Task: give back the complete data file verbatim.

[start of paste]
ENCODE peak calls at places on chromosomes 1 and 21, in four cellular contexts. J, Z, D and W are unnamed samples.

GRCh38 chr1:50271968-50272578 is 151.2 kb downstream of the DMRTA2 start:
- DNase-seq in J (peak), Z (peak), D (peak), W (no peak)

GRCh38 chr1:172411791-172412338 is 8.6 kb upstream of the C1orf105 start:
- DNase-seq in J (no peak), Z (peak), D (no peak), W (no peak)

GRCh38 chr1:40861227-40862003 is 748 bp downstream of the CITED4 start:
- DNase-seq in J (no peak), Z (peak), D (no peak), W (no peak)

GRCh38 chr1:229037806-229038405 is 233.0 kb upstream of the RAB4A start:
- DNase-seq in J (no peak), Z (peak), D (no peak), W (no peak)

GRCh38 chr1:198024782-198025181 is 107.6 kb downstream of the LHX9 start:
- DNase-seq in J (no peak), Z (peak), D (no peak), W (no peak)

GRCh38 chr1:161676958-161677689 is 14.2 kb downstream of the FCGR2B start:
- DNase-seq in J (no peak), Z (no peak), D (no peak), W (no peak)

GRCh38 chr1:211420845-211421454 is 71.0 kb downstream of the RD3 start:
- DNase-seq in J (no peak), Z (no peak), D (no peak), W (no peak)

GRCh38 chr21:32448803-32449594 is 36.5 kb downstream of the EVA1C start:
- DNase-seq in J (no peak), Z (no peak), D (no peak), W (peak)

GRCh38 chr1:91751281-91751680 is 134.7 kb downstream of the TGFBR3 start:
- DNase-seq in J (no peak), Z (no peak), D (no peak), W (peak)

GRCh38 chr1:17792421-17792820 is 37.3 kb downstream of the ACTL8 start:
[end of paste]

ENCODE peak calls at places on chromosomes 1 and 21, in four cellular contexts. J, Z, D and W are unnamed samples.

GRCh38 chr1:50271968-50272578 is 151.2 kb downstream of the DMRTA2 start:
- DNase-seq in J (peak), Z (peak), D (peak), W (no peak)

GRCh38 chr1:172411791-172412338 is 8.6 kb upstream of the C1orf105 start:
- DNase-seq in J (no peak), Z (peak), D (no peak), W (no peak)

GRCh38 chr1:40861227-40862003 is 748 bp downstream of the CITED4 start:
- DNase-seq in J (no peak), Z (peak), D (no peak), W (no peak)

GRCh38 chr1:229037806-229038405 is 233.0 kb upstream of the RAB4A start:
- DNase-seq in J (no peak), Z (peak), D (no peak), W (no peak)

GRCh38 chr1:198024782-198025181 is 107.6 kb downstream of the LHX9 start:
- DNase-seq in J (no peak), Z (peak), D (no peak), W (no peak)

GRCh38 chr1:161676958-161677689 is 14.2 kb downstream of the FCGR2B start:
- DNase-seq in J (no peak), Z (no peak), D (no peak), W (no peak)

GRCh38 chr1:211420845-211421454 is 71.0 kb downstream of the RD3 start:
- DNase-seq in J (no peak), Z (no peak), D (no peak), W (no peak)

GRCh38 chr21:32448803-32449594 is 36.5 kb downstream of the EVA1C start:
- DNase-seq in J (no peak), Z (no peak), D (no peak), W (peak)

GRCh38 chr1:91751281-91751680 is 134.7 kb downstream of the TGFBR3 start:
- DNase-seq in J (no peak), Z (no peak), D (no peak), W (peak)

GRCh38 chr1:17792421-17792820 is 37.3 kb downstream of the ACTL8 start: